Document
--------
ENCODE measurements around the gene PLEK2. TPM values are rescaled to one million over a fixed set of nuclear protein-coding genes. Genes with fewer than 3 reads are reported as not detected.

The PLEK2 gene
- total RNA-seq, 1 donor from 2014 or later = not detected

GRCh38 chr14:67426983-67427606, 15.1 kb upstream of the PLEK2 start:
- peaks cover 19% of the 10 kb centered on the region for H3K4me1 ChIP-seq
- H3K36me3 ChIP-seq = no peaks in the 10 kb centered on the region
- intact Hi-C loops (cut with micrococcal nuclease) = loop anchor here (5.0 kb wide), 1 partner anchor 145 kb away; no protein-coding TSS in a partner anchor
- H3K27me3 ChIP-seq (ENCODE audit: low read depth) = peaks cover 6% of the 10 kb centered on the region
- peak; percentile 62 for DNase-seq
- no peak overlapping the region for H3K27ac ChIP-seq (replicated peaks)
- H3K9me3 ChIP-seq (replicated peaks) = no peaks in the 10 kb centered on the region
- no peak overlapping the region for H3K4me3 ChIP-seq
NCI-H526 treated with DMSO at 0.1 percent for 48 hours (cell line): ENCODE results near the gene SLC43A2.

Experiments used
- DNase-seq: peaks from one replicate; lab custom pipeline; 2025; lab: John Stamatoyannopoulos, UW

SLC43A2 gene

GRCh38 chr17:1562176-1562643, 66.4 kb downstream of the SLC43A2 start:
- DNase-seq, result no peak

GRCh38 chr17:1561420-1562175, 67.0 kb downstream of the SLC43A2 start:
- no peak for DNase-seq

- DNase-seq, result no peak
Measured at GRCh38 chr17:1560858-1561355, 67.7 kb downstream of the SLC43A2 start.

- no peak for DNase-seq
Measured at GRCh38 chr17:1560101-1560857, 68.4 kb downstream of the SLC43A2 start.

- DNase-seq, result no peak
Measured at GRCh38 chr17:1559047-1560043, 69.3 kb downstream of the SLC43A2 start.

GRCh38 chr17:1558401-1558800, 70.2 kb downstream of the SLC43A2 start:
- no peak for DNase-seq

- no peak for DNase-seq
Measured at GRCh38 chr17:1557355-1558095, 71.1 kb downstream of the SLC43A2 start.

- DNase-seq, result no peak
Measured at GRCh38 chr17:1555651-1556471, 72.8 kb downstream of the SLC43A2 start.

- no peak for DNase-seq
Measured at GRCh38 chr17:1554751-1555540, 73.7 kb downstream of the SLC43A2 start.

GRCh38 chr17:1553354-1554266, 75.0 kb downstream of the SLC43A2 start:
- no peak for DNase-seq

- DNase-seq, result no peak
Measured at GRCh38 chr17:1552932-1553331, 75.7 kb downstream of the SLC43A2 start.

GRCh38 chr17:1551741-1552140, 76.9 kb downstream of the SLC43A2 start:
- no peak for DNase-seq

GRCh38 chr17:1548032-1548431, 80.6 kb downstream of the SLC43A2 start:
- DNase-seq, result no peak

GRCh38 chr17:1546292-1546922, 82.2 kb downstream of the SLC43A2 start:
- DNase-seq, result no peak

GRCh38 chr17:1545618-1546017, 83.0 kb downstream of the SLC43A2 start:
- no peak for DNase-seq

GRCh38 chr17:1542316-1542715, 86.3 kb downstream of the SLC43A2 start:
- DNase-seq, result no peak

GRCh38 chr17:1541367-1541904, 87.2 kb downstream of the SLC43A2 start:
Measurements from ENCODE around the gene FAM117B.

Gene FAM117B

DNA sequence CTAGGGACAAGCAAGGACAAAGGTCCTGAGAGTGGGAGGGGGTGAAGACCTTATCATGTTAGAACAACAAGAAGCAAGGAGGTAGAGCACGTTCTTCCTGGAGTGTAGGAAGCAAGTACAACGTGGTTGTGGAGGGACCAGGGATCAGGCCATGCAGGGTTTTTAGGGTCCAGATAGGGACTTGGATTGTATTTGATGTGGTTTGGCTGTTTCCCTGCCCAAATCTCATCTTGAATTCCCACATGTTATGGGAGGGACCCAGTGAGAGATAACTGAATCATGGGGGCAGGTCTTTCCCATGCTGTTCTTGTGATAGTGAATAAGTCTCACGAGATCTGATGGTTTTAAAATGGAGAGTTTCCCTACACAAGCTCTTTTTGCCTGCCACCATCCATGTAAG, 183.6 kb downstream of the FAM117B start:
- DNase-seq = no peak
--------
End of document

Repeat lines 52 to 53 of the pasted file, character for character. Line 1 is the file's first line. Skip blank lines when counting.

DNA sequence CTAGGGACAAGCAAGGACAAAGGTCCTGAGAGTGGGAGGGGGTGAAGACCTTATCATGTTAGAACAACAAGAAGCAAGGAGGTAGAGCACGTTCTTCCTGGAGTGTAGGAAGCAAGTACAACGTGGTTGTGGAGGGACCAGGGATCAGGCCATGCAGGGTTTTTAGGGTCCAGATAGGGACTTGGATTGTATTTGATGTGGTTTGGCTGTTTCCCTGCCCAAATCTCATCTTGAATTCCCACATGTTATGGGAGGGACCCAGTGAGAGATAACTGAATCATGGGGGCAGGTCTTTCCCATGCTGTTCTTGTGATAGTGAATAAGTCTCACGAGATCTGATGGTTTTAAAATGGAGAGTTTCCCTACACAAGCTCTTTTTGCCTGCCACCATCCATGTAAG, 183.6 kb downstream of the FAM117B start:
- DNase-seq = no peak